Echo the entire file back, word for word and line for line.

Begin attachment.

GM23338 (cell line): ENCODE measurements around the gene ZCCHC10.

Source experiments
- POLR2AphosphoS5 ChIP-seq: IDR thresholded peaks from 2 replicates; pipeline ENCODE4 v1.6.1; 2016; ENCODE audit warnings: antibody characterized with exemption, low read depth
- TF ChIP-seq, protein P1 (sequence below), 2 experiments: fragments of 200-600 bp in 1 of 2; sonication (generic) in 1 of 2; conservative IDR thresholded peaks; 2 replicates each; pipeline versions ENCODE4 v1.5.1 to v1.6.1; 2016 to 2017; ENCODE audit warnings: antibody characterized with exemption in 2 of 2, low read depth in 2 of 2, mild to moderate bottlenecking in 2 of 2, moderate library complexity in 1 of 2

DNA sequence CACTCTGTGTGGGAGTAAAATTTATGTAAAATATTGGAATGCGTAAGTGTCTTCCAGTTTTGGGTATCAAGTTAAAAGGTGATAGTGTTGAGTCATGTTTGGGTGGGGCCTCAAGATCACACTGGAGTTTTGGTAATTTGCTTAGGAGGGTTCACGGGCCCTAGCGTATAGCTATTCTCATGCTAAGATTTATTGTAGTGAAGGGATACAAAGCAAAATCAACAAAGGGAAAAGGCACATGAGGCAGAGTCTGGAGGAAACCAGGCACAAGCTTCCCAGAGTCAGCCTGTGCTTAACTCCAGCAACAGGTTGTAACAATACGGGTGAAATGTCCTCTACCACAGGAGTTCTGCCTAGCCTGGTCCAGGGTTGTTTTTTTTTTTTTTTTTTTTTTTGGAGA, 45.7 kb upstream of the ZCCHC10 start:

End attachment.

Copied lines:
GM23338 (cell line): ENCODE measurements around the gene ZCCHC10.

Source experiments
- POLR2AphosphoS5 ChIP-seq: IDR thresholded peaks from 2 replicates; pipeline ENCODE4 v1.6.1; 2016; ENCODE audit warnings: antibody characterized with exemption, low read depth
- TF ChIP-seq, protein P1 (sequence below), 2 experiments: fragments of 200-600 bp in 1 of 2; sonication (generic) in 1 of 2; conservative IDR thresholded peaks; 2 replicates each; pipeline versions ENCODE4 v1.5.1 to v1.6.1; 2016 to 2017; ENCODE audit warnings: antibody characterized with exemption in 2 of 2, low read depth in 2 of 2, mild to moderate bottlenecking in 2 of 2, moderate library complexity in 1 of 2

DNA sequence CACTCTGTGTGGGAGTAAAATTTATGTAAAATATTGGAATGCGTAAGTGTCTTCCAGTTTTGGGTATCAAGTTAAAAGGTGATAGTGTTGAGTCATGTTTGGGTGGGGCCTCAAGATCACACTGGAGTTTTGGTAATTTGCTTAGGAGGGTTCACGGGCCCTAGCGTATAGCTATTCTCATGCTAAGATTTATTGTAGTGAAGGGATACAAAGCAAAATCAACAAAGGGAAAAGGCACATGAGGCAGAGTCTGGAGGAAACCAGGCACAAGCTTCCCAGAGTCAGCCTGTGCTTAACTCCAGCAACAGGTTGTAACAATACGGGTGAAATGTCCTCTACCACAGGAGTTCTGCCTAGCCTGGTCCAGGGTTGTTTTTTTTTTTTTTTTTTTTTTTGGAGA, 45.7 kb upstream of the ZCCHC10 start: